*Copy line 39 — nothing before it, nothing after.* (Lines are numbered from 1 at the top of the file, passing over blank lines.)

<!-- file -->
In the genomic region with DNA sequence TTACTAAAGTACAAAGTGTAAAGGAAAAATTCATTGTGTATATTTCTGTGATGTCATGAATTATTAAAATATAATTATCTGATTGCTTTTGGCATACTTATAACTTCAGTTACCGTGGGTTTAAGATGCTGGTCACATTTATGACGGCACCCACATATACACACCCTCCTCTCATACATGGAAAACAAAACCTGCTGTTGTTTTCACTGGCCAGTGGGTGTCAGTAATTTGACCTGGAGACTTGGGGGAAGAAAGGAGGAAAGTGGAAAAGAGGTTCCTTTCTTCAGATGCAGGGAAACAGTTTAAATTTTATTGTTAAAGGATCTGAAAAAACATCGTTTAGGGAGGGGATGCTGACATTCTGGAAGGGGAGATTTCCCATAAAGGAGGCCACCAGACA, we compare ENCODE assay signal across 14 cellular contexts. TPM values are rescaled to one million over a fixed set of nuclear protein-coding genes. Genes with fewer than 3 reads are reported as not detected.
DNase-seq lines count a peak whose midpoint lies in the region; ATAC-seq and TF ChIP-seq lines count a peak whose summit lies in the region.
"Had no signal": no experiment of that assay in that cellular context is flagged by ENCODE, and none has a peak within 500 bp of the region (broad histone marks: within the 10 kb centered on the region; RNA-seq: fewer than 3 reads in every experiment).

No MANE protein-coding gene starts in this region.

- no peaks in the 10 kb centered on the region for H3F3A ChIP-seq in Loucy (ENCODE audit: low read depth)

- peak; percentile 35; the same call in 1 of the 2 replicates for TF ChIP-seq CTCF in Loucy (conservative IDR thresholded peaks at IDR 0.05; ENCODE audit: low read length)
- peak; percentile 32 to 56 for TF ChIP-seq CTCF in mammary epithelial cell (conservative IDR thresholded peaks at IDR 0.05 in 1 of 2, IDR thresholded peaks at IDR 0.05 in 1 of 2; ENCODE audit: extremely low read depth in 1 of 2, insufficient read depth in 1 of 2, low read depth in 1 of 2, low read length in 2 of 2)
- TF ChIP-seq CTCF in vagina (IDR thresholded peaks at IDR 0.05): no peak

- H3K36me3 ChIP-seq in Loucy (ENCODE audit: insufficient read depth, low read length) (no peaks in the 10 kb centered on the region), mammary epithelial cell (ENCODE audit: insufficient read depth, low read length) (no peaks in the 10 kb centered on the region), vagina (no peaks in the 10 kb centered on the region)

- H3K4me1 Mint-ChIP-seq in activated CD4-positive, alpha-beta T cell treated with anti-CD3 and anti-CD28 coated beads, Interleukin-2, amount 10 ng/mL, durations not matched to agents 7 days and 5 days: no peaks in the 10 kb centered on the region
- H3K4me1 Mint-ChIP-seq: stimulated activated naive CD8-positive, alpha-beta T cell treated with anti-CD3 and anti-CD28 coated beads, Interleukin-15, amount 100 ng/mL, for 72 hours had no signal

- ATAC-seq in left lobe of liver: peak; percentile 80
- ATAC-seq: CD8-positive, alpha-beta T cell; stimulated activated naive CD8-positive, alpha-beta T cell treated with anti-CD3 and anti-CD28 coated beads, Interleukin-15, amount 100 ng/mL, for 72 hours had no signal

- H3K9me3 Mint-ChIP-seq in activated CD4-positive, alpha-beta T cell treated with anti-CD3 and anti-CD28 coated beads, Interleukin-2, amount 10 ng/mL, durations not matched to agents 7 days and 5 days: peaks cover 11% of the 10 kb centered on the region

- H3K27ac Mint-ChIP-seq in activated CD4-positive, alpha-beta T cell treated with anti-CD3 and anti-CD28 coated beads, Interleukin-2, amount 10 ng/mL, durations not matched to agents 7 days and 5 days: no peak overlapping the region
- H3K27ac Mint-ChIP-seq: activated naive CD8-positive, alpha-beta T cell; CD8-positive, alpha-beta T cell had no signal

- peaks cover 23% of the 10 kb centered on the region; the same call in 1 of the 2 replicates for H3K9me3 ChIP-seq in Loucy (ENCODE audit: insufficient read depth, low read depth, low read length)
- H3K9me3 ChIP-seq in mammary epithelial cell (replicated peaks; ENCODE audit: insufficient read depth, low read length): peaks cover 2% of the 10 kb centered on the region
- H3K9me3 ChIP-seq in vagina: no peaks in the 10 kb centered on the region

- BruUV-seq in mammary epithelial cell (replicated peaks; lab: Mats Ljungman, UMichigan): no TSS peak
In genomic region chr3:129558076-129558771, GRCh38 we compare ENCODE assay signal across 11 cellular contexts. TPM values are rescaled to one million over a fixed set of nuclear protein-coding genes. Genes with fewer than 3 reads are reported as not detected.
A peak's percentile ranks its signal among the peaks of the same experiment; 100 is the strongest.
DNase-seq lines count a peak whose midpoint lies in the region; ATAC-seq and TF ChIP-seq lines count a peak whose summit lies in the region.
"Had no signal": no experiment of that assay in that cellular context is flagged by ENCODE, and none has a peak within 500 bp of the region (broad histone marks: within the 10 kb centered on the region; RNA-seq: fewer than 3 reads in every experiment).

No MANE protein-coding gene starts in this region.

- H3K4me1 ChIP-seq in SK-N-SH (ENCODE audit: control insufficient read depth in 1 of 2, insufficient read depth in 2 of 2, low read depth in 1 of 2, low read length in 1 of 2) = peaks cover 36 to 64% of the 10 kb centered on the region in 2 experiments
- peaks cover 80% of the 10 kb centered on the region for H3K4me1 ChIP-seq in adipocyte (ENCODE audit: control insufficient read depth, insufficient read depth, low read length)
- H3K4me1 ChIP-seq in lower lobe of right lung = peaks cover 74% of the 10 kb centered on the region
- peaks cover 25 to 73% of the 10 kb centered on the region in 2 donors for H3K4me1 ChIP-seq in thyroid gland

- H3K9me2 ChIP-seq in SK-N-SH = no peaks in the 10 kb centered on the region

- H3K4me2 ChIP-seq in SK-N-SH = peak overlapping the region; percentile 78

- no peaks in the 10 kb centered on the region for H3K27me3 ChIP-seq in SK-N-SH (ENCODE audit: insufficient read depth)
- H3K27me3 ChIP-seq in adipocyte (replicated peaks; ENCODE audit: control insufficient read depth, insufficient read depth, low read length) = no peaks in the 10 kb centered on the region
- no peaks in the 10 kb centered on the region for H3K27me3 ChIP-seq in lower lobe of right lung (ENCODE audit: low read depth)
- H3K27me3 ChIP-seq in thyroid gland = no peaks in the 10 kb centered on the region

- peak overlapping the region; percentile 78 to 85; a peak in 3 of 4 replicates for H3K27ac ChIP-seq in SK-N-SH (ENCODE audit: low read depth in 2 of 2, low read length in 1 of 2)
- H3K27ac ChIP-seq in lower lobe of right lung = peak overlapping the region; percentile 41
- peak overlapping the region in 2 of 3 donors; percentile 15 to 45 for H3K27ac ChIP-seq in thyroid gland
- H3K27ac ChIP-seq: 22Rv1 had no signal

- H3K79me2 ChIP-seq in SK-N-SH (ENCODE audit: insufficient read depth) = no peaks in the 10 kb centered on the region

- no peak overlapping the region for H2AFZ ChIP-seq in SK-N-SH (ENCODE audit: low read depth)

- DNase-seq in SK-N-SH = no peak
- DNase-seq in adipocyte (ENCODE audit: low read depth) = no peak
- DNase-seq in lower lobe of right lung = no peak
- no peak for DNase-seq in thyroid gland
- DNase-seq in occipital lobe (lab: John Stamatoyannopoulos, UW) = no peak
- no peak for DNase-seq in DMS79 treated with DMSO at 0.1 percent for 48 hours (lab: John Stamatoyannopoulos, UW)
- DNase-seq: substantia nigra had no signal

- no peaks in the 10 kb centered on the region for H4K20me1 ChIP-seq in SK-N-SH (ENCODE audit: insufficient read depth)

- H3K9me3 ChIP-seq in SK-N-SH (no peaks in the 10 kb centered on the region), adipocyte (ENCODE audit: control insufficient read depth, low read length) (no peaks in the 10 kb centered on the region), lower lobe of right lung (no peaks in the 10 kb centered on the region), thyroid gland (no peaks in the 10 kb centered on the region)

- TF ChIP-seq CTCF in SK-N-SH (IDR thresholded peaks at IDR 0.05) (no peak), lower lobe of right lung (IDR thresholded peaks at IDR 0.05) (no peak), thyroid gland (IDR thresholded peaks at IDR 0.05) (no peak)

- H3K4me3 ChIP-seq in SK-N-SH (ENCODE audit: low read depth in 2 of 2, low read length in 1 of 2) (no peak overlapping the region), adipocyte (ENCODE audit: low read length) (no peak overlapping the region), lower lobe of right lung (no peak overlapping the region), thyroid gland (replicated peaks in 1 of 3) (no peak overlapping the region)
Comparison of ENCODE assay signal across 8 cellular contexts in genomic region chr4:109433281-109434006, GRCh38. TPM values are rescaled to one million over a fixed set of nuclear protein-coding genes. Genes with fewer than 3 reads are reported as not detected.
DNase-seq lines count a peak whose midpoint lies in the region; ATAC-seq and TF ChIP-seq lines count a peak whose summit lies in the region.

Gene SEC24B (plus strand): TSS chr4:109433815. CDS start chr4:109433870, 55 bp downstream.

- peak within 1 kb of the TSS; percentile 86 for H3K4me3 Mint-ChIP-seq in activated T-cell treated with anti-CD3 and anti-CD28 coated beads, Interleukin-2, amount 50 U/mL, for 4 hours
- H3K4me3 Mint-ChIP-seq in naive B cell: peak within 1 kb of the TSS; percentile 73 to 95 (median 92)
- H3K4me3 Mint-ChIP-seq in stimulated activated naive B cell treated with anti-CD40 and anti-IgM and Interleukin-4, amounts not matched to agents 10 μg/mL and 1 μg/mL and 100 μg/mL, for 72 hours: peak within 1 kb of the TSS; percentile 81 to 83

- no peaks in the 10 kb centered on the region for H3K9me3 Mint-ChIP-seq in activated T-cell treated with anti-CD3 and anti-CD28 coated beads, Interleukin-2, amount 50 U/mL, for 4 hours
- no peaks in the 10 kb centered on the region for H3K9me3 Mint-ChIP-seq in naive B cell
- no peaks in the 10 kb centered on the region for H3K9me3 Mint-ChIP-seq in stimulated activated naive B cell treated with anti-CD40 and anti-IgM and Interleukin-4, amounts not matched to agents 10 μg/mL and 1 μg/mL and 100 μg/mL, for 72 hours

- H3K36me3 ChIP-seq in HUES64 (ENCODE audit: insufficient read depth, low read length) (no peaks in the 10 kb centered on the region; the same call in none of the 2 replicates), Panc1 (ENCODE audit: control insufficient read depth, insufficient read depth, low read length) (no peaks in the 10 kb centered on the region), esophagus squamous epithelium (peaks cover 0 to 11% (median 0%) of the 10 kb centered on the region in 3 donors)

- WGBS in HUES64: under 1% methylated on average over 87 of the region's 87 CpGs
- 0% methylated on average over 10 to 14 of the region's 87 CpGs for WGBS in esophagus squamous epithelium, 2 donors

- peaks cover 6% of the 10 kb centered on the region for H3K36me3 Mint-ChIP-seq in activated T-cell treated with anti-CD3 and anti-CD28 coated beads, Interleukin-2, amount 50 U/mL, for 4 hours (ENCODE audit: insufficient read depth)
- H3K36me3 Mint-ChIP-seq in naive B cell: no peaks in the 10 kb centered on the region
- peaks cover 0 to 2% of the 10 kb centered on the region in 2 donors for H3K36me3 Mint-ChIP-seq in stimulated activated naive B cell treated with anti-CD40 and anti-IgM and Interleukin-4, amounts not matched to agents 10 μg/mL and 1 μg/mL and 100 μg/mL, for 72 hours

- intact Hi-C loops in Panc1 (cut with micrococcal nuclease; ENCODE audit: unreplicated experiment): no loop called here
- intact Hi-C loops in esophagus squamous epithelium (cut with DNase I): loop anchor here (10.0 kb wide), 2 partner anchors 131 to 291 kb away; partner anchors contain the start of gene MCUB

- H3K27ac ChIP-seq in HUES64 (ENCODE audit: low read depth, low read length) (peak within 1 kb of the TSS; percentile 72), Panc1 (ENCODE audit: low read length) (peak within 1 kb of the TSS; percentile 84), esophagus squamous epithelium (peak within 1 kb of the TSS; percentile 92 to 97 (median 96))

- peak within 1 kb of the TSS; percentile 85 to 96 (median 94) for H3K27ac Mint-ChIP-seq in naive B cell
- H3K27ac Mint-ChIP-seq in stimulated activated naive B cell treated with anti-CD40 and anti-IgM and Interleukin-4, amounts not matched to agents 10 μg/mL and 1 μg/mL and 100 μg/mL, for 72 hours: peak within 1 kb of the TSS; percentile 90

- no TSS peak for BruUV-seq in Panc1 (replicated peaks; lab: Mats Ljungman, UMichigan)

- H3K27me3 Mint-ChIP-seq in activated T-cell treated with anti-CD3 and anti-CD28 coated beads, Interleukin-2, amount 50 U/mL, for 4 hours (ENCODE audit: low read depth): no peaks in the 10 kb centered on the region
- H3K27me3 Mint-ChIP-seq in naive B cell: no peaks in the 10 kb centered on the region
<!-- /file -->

- H3K27ac ChIP-seq: 22Rv1 had no signal